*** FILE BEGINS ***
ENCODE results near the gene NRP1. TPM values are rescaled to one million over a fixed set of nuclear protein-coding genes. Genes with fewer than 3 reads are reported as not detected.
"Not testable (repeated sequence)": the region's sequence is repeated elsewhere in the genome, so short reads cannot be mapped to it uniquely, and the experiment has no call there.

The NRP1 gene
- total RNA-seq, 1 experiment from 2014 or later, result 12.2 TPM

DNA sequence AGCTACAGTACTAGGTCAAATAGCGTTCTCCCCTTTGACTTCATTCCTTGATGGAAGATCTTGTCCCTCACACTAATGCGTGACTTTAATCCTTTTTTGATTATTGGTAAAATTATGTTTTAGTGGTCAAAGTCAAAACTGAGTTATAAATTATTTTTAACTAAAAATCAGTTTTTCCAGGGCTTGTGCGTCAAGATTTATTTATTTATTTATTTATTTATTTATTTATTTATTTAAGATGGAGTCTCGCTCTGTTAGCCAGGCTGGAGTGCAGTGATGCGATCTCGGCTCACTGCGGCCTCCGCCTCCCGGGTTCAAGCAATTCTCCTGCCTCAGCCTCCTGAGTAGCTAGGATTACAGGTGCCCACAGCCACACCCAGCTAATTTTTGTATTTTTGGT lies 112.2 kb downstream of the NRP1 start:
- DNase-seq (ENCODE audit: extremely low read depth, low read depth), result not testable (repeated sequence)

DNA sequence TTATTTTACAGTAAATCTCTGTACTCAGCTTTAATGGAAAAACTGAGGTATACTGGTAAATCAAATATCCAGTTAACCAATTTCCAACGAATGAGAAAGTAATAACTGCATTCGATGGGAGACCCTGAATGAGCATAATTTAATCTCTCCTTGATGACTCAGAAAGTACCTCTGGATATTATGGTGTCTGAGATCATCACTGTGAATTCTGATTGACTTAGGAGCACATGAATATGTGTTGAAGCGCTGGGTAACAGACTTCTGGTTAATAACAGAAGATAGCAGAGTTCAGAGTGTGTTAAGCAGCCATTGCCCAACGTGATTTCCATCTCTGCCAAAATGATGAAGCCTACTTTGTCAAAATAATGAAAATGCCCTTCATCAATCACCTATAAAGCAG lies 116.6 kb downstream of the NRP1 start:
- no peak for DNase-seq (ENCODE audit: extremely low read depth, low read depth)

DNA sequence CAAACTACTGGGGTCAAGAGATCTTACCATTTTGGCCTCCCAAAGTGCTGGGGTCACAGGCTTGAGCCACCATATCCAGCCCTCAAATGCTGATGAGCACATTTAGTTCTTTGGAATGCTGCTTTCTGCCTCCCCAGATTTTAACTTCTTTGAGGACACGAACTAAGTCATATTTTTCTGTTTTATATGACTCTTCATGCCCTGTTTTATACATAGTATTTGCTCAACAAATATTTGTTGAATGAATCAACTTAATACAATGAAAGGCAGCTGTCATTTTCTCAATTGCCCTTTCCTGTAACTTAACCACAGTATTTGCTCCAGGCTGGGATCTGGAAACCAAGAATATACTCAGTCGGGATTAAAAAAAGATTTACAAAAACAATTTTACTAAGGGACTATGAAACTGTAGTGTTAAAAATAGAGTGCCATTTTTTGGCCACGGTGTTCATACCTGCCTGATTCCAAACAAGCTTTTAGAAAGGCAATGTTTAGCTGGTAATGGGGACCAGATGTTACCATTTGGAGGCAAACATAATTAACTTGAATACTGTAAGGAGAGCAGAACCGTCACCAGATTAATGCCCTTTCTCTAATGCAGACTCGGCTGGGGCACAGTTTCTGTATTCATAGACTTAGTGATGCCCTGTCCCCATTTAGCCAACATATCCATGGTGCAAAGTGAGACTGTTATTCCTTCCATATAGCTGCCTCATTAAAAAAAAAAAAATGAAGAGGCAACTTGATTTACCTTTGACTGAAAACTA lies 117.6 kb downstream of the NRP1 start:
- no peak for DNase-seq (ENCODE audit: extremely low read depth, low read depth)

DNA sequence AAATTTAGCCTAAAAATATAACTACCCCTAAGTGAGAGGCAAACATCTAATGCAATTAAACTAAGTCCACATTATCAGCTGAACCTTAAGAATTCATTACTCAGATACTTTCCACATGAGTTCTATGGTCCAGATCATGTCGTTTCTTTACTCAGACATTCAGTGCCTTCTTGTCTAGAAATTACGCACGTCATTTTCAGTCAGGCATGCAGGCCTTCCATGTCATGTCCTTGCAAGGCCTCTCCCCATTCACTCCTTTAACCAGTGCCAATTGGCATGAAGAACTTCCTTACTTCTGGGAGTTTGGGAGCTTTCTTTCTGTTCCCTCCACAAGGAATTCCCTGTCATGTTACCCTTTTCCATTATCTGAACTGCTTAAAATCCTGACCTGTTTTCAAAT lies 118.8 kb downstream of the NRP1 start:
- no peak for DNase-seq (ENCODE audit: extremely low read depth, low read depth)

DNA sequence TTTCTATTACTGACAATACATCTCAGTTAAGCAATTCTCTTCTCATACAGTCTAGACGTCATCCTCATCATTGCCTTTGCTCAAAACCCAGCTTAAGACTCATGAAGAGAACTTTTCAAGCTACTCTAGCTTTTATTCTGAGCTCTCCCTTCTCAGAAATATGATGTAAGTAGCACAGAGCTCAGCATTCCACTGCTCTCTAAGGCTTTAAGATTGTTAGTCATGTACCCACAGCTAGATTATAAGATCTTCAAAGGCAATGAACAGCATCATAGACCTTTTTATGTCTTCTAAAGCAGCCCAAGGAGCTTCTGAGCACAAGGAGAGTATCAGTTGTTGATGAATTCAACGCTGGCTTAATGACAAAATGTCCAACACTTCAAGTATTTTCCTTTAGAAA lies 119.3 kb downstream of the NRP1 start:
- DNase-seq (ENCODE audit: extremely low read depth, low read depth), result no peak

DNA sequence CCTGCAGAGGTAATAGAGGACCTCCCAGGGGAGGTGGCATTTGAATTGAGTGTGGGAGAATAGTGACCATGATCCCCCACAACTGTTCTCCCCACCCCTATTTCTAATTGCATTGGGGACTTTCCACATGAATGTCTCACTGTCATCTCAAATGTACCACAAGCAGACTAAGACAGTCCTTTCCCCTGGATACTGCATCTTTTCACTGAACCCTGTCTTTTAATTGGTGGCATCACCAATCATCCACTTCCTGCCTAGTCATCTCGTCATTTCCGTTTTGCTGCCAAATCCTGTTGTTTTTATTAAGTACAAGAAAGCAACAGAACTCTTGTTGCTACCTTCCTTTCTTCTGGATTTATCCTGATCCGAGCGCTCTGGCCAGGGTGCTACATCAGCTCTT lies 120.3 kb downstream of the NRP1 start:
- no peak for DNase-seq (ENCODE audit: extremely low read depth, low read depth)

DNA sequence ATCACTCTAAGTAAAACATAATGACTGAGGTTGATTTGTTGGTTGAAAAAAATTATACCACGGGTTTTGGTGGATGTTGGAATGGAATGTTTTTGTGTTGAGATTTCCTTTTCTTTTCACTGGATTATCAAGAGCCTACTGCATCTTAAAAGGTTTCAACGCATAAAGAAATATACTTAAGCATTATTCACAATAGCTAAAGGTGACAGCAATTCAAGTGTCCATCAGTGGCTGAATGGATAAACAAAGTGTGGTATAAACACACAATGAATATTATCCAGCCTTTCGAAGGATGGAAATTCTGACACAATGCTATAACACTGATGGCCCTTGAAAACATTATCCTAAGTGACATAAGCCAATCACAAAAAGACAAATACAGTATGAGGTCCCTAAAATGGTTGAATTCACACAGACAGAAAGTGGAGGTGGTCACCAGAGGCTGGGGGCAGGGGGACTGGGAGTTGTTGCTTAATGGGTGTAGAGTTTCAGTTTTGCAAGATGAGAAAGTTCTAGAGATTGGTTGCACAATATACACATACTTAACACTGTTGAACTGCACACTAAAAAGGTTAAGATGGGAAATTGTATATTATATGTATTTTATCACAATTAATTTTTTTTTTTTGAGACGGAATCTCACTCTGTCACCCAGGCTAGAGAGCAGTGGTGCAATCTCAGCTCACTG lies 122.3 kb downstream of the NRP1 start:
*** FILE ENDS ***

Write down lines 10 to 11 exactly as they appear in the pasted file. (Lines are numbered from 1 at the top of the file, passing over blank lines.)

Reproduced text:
- no peak for DNase-seq (ENCODE audit: extremely low read depth, low read depth)

DNA sequence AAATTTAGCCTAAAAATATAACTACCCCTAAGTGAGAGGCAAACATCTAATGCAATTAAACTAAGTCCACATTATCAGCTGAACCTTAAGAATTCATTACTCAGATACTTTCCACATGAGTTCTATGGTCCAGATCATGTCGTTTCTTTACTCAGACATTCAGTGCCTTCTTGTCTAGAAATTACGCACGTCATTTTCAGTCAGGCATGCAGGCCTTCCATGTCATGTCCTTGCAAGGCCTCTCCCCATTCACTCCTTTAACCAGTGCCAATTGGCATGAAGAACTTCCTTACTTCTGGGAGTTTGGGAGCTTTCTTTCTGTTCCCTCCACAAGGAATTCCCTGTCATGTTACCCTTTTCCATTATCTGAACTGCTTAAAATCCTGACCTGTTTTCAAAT lies 118.8 kb downstream of the NRP1 start: